Judge skewers Manafort's case challenging Mueller's powers

WASHINGTON, April 4 (Reuters) - A federal judge tore into all of the legal arguments that a lawyer for President Donald Trump's former campaign chairman Paul Manafort made on Wednesday in his long-shot civil case to convince her that Special Counsel Robert Mueller's investigation has run amok and should be reined in. "I don't really understand what is left of your case," U.S. District Court Judge Amy Berman Jackson said to Kevin Downing, Manafort's attorney, after peppering him with a lengthy series of questions.

Manafort filed a civil lawsuit on Jan. 3 against Mueller and Deputy Attorney General Rod Rosenstein, the Justice Department official who appointed the special counsel, in a key legal test of how far Mueller's mandate extends.

Mueller is investigating potential collusion between Trump's campaign and Russia as well as whether the president has unlawfully tried to obstruct the probe. Manafort, who performed lobbying work for a pro-Russian former Ukrainian president before serving as Trump's campaign chairman in the 2016 U.S. election, is facing two indictments brought by Mueller in federal courts in Washington and Alexandria, Virginia. The charges against him include conspiring to launder money, failing to register as a foreign agent, bank fraud and filing false tax returns.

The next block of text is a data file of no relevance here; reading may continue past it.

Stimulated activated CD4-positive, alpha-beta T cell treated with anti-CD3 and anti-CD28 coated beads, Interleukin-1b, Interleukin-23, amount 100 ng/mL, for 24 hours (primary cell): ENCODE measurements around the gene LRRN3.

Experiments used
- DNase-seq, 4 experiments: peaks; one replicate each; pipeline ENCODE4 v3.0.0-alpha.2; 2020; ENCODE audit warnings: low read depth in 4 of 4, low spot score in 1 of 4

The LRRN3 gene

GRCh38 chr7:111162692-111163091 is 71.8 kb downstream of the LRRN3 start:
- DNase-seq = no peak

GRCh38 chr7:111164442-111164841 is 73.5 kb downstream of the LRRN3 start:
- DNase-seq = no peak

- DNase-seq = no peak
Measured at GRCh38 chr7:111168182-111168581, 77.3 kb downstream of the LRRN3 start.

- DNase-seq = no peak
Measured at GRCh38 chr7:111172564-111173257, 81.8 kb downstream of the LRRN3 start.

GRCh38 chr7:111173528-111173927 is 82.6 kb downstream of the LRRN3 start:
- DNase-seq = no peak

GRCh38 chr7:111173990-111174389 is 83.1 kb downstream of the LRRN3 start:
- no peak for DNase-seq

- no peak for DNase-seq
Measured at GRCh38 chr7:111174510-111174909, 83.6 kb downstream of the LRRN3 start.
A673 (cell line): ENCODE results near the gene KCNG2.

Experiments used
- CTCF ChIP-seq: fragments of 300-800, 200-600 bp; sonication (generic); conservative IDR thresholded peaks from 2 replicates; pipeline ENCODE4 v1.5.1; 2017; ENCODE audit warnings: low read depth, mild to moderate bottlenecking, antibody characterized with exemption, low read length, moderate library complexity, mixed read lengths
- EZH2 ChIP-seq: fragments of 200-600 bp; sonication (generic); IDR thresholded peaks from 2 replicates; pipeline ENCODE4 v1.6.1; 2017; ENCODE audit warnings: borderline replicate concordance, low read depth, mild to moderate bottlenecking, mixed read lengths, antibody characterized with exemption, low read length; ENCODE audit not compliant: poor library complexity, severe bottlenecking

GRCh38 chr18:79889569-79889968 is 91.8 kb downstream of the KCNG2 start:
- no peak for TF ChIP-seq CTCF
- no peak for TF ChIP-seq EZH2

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Manafort has pleaded not guilty and none of the charges directly relate to work he performed for Trump's campaign.

Manafort's civil lawsuit relies on an arcane law called the Administrative Procedure Act, which spells out the process federal agencies must follow when writing regulations. It alleges portions of Rosenstein's order laying out Mueller's investigative mandate violate Justice Department rules.

(Reporting by Sarah N. Lynch; Editing by Will Dunham and Bill Trott)